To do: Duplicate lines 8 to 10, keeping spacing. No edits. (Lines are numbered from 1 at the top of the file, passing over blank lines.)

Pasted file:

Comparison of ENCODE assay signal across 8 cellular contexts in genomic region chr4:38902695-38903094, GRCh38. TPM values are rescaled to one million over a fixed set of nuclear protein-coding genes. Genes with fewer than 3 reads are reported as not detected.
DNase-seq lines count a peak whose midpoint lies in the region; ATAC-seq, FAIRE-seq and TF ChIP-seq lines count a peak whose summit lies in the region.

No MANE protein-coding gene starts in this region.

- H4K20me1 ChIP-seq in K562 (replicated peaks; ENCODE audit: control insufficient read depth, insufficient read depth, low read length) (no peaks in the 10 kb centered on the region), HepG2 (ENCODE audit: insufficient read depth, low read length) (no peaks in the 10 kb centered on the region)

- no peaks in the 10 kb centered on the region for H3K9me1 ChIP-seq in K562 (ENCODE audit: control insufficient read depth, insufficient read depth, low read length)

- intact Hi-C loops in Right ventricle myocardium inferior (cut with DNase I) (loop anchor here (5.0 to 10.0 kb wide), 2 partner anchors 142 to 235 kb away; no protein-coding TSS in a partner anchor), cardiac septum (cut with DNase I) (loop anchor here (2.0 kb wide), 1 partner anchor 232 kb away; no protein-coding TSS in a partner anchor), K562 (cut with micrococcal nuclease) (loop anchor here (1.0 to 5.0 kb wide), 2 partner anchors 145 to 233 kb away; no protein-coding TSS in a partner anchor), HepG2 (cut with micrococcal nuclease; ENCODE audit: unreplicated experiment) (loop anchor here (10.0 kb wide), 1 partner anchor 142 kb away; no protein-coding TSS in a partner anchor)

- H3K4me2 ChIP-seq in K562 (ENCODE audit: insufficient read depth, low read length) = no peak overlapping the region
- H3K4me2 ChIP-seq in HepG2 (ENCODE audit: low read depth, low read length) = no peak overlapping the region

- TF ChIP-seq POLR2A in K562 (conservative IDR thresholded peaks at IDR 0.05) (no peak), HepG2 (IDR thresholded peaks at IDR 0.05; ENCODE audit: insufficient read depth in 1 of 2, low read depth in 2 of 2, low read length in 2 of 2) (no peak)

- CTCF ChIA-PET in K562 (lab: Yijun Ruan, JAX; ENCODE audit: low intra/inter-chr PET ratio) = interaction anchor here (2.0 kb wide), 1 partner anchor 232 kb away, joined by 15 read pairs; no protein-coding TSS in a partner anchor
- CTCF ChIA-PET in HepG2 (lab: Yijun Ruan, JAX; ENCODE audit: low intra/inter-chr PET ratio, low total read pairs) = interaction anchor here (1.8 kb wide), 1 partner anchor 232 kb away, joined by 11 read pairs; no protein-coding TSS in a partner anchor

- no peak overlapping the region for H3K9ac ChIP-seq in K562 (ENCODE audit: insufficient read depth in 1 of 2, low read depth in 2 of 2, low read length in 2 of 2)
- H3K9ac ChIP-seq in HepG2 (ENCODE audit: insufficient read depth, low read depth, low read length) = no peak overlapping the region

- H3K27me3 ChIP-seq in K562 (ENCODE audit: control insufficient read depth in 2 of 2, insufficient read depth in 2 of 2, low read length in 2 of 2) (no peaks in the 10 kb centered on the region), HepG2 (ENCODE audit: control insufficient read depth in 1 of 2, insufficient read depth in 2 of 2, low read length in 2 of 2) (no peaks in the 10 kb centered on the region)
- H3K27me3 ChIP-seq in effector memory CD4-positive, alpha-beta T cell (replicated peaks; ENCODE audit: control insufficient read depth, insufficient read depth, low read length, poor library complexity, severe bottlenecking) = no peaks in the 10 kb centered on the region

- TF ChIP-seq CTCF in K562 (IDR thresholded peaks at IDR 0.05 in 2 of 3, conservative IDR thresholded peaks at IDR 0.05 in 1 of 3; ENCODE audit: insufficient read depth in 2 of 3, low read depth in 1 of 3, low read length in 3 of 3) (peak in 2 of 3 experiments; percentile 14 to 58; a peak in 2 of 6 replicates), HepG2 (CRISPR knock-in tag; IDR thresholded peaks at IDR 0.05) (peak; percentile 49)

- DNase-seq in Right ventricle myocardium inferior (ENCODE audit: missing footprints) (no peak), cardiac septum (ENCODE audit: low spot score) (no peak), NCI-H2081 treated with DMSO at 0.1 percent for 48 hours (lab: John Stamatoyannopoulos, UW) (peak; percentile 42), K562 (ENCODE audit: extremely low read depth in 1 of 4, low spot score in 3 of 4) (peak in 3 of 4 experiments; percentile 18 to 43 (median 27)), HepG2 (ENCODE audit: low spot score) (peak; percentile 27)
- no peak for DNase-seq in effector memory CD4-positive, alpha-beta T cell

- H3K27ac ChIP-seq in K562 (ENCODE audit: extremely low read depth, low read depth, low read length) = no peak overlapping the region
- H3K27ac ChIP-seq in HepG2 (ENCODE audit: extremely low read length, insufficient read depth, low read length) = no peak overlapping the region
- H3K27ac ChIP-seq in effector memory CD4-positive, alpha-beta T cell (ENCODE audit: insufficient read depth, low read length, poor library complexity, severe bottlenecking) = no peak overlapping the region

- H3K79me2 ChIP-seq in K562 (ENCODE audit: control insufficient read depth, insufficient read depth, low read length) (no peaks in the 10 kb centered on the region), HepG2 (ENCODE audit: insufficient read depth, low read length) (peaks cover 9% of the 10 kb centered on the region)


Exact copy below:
- H3K4me2 ChIP-seq in HepG2 (ENCODE audit: low read depth, low read length) = no peak overlapping the region

- TF ChIP-seq POLR2A in K562 (conservative IDR thresholded peaks at IDR 0.05) (no peak), HepG2 (IDR thresholded peaks at IDR 0.05; ENCODE audit: insufficient read depth in 1 of 2, low read depth in 2 of 2, low read length in 2 of 2) (no peak)

- CTCF ChIA-PET in K562 (lab: Yijun Ruan, JAX; ENCODE audit: low intra/inter-chr PET ratio) = interaction anchor here (2.0 kb wide), 1 partner anchor 232 kb away, joined by 15 read pairs; no protein-coding TSS in a partner anchor